‘Not all Stewards are equally travelled men. But those who are, know perfectly well that the Landlord has circulated other things besides the Rules. What use are Rules to people who cannot read?’

        ‘But nearly everyone can.’

        ‘No one is born able to read: so that the starting point for all of us must be a picture and not the Rules. And there are more than you suppose who are illiterate all their lives, [end of 192] or, who, at the best, never learn to read well.’

        ‘And for these people the pictures are the right thing?’

        ‘I would not quite say that. The pictures alone are dangerous, and the Rules alone are dangerous. That is why the best thing of all is to find Mother Kirk [the ‘catholic’ (universal) Church] at the very beginning, and to live from infancy with a third thing which is neither the Rules nor the pictures and which was brought into the country by the Landlord’s Son [Jesus Christ ]. . . . for as often as men become Pagans again, the Landlord again sends them pictures and stirs up sweet desire and so leads them back to Mother Kirk even as he led the actual Pagans long ago. There is, indeed, no other way.’

        ‘Pagans?’ said John. ‘I do not know that people.’

        ‘I forgot that you had travelled so little. It may well be that you were never in the country of Pagus in the flesh, though in another sense, you have lived there all your life. The curious thing about Pagus was that the people there had not heard of the Landlord.’ (192-93)

        [. . . .] [History:] ‘The Landlord succeeded in getting a lot of messages through.’

        [John:] ‘What sort of messages?’

        ‘Mostly pictures [stories, myths]. You see, the Pagans couldn’t read, because the Enemy [Satan] shut up the schools as soon as he took over Pagus. But they had pictures. The moment you mentioned your Island I knew what you were at. I have seen that Island dozens of times in those pictures.’

        ‘And what happened then?’

        ‘Almost certainly the same thing has happened to you. These pictures woke desire. You understand me?’

        ‘Very well.’

        ‘And then the Pagans made mistakes. They would keep on trying to get the same picture again: and if it didn’t come, they would make copies of it for themselves. Or even if it did come they would try to get out of it not desire but satisfaction. But you must know all this.’

        ‘Yes, yes, indeed. But what came of it?’

        ‘They went on making up more and more stories for themselves about the pictures, and then pretending the stories were true. They turned to brown girls and tried to believe that that was what they wanted. They went far South, some of them and became magicians, and tried to believe it was that. There was no absurdity and no in, decency they did not commit.’ (194)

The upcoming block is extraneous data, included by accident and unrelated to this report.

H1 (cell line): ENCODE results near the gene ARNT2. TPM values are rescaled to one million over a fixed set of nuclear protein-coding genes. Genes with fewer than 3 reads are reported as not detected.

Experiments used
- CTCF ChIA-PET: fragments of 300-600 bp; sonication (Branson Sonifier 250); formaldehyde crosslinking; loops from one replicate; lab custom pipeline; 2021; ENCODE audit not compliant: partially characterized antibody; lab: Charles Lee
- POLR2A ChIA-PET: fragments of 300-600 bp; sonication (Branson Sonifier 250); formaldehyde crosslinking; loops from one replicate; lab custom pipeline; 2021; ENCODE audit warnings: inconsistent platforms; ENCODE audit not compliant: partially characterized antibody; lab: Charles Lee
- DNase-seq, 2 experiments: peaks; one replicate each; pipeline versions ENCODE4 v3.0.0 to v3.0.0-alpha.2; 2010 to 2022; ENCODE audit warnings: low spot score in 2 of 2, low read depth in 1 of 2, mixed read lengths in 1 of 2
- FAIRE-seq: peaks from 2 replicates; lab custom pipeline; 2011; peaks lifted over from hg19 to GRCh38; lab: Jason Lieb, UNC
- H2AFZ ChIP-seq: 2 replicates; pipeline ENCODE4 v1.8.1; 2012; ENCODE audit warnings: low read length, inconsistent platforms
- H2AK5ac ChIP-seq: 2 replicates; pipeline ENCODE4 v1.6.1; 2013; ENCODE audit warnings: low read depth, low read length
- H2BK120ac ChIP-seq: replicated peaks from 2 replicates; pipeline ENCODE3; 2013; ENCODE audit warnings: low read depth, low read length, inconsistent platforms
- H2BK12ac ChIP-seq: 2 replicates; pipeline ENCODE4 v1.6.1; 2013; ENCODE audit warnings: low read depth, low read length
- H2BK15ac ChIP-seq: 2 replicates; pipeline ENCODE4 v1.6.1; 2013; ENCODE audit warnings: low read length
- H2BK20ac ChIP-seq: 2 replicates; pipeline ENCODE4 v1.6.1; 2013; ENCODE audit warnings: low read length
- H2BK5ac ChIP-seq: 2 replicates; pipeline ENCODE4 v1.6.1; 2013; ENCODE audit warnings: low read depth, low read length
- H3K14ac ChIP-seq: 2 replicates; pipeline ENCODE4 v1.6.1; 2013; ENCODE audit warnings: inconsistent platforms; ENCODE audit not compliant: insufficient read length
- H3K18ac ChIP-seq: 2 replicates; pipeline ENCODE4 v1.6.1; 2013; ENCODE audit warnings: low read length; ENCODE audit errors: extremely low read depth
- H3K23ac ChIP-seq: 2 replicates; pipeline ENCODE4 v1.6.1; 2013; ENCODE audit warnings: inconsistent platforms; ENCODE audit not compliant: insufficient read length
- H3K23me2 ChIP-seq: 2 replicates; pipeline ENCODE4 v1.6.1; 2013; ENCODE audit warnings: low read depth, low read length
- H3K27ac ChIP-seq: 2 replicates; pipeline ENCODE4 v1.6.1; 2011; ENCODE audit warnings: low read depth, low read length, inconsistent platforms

[. . . .] [History:] ‘Yes. But all the while there was one people that could read. You have heard of the Shepherd People [the Jews]? . . . . The Shepherds could read: that is the thing to remember about them. And because they could read, they had from the Landlord, not pictures but Rules.’

        ‘But who wants Rules instead of Islands?’

        ‘That is like asking who wants cooking instead of dinner. Do you not see that the Pagans, because they were under the enemy, were beginning at the wrong end They were like lazy schoolboys attempting eloquence before they learn grammar. They had pictures for their eyes instead of roads for their feet, and that is why most of them could do nothing but desire and then, through starved desire, become corrupt in their imaginations, and so awake and despair, and so desire again. Now the Shepherds, because they were under the Landlord, were made to begin at the right end. Their feet were set on a road . . . .’ (195)

        [John:] ‘Surely some of the Pagans did get somewhere.’

        [History:] ‘They did. They got to Mother Kirk. That is the definition of a Pagan—a man so travelling that if all goes well he arrives at Mother Kirk’s chair and is carried over this gorge. I saw it happen myself. But we define a thing by its perfection. The trouble about Pagus is that the perfect, and in that sense typical, Pagan, is so uncommon there. It must be so, must it not? These pictures—this ignorance of writing—this endless desire which so easily confuses itself with other desires and, at best, remains pure only by knowing what it does not want—you see that it is a starting point from which one road leads home and a thousand roads lead into the wilderness.’

        ‘But were the Shepherds not just as bad in their own way? Is it not true that they were illiberal, narrow, bigoted?’

        ‘They were narrow. The thing they had charge of was narrow: it was the Road [special revelation as contained in the Old Testament?]. They found it. They sign-posted it. They kept it clear and repaired it. But you must not think I am setting them up against the Pagans. The truth is that a Shepherd is only half a man, and a Pagan is only half a man, so that neither people was well without the other, nor could either be healed until the Landlord’s Son came into the country.’ (196)

  • Jim Watkins says:

    Travis, thank you for your comments. I think that you just set the record for longest Transpositions comment ever!

    Chris, thanks for making the connection to David’s essay.

    As is so often the case, the comments end up being more interesting than the post itself!

  • Travis Buchanan says:

    It was indulgent. Lewis is my vice.